### Quantifying the influence of subsurface constructions on groundwater temperature - underground and suburban railway, subterranean garage and cellar, district heating network, and ductwork

*Gabriella Zsófia Somogyi*

^{1}, Kai Zosseder

^{1}

^{1}Lehrstuhl für Hydrogeologie, Technische Universität München

P 9.10

*in*Urbane Hydrogeologie

Urban areas typically show local increases in groundwater temperature known as ʻheat-islandʼ effect (Oke 1973). It is revealed that hotspots of up to 4 K above the average rural groundwater temperature often exist, which stem from anthropogenic heat sources such as surface sealing, underground and suburban railway tunnel system, district heating networks, open geothermal systems, subterranean garages, and cellars as well as ductworks (Menberg et al. 2013). Local increases in groundwater temperature (GWT) was detected in Munich according to own measurements in more than 200 observations wells in 2012-2013. An increase of up to 3 K in groundwater temperature can produce a remarkable improvement both in the output and in the efficiency of a shallow geothermal system (Allen et al. 2003). However, this effect can also reduce the efficiency of cooling systems. The aim of this study is to clarify the thermal influence of every relevant subterranean construction on the urban groundwater body of Munich and to predict their effects. Our main interest is the total heat flow Q (x,y,z,t) from the construction to the aquifer which can be utilized to generate low enthalpy geothermal energy. The heat flow to the ground/groundwater from a subterranean construction depends on complex thermal processes in the ground and on large number of parameters involved in construction geometry. Early articles deal with the steady-state heat loss for the two-dimensional case and consider pure heat conduction in a homogeneous, semi-infinite ground with constant thermal properties (Mitalas 1982). Convective heat transfer under groundwater flow conditions is usually neglected or it is determined by the fact that the groundwater temperature is equal to the mean soil surface temperature (Claesson & Hagentoft 1991). Under consideration of heat transfer by flowing groundwater and the strong variability of the soil surface temperature, it is a coupled three-dimensional, time-dependent thermal conductivity and convective heat transfer problem, which can be approximated by numerical methods. The scientific approach of this study is based on the following steps: (1) determination of reference systems, analytical model, (2) laboratory-heat-flow-tank-experiments, (3) numerical heat flow model, and (4) field observations. Here, we present detailed calculations and modeling of heat flow from subsurface constructions to the ground, which can be carried out by means of the finite element method (FEM)-based computer software FEFLOW^{®}. The heat flow model in Fig. 2 was validated by comparison with data from the literature and analytical formulas. It shows the distribution of the temperature around a 2.5 m deep cellar, surrounded by groundwater with flow velocity of 0.7 m/d. This article also shows the first results of the current 2D-heat-flow-laboratory-tank experiments.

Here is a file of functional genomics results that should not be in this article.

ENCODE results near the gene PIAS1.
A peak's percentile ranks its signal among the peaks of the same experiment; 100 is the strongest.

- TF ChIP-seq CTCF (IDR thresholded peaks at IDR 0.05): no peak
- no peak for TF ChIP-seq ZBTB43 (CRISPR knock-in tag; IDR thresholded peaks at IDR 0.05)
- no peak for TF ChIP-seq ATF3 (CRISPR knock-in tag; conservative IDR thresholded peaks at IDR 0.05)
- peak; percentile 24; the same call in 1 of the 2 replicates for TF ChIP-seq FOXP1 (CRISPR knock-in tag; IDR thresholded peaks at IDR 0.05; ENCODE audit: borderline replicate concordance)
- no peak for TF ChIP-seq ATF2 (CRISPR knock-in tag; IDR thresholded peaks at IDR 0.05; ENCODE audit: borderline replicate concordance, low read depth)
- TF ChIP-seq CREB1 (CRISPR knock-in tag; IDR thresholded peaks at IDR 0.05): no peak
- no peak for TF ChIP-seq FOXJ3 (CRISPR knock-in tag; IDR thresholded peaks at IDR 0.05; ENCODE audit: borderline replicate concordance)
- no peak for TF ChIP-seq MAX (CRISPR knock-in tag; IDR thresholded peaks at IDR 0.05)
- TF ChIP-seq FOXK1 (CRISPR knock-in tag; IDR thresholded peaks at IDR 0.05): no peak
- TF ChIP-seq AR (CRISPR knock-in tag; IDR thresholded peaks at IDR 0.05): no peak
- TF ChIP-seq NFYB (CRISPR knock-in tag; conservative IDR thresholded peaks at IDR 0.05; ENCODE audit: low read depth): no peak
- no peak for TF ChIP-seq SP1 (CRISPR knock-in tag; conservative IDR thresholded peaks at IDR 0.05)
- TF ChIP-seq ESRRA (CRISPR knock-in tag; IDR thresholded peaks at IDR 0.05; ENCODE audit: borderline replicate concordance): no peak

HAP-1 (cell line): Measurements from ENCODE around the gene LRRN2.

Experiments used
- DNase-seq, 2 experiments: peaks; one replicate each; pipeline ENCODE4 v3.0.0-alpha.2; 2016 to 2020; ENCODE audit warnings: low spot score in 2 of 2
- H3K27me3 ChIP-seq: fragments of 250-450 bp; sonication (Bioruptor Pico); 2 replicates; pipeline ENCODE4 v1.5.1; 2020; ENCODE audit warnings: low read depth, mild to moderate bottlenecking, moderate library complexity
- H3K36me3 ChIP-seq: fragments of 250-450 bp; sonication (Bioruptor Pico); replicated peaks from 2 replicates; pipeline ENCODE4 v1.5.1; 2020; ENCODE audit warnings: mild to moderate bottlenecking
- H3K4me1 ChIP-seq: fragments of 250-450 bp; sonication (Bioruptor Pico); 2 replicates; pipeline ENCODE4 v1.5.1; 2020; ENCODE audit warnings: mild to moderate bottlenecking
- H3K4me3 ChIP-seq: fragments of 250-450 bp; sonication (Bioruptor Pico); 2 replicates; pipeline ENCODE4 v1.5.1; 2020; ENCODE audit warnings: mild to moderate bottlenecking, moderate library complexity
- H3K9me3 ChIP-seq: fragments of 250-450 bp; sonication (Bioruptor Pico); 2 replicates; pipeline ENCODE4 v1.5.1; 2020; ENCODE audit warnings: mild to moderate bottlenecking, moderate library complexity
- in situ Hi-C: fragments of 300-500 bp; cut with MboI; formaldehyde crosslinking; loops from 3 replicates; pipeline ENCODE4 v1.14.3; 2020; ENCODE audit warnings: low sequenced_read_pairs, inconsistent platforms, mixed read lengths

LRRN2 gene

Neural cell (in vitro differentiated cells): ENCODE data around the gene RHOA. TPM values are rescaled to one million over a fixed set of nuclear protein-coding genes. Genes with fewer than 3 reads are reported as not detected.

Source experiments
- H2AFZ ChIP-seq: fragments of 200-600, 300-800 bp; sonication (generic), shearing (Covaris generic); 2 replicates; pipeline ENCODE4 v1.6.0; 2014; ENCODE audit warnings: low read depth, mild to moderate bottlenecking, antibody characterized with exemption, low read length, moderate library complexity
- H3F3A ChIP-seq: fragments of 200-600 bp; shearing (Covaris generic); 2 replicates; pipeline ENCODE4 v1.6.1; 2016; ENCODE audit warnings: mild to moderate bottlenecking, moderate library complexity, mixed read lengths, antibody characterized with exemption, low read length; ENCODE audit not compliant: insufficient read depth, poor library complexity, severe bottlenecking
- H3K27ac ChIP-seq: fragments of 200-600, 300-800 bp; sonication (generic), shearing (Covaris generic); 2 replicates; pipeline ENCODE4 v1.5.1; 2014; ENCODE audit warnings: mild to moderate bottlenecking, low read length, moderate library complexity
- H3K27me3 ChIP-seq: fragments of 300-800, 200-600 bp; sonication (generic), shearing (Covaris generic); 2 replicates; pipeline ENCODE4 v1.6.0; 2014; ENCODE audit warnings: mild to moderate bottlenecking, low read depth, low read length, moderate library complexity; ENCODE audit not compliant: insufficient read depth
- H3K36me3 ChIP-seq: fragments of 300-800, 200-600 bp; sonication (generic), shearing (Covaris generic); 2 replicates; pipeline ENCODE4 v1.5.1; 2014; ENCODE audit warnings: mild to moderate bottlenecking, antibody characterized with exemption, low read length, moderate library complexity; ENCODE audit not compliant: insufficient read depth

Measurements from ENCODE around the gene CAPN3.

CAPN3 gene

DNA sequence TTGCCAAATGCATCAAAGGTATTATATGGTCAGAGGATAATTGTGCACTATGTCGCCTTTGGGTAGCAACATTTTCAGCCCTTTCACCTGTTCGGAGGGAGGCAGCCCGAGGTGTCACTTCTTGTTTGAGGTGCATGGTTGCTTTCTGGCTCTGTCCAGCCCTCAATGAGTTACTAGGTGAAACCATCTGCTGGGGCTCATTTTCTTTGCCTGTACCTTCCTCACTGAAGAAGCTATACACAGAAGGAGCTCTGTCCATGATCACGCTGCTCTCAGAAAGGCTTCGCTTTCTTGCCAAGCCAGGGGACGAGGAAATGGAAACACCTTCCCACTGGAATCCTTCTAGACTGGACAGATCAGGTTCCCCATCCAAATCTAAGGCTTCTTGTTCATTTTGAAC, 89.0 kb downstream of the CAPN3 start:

Fig. 2:Temperature distribution around a 2.5 m deep cellar with groundwater flow velocity of 0.7 m/d.

Allen, A., Milenic, D. & Sikora, P. (2003): Shallow gravel aquifers and the urban ʻheat islandʼ effect: a source of low enthalpy geothermal energy. ˗ Geothermics, **32**(4-6): 569-578.

Claesson, J. & Hagentoft, C.-E. (1991): Heat loss to the ground from a building - I. General Theory. - Building and Environment, **26**(2): 195-208.

Menberg, K., Bayer, P., Zosseder, K., Rumohr, S. & Blum, P. (2013): Subsurface urban heat islands in German cities. - Science of the Total Environment, **442**: 123-133.

Mitalas, GP. (1982): Basement heat loss studies at DBR/NRC. – DBR Paper No. 1045, Division of Building Research, National Research Council of Canada.

Oke, T.R. (1973): City size and the urban heat island. ˗ Atmospheric Environment, **7**: 769-779.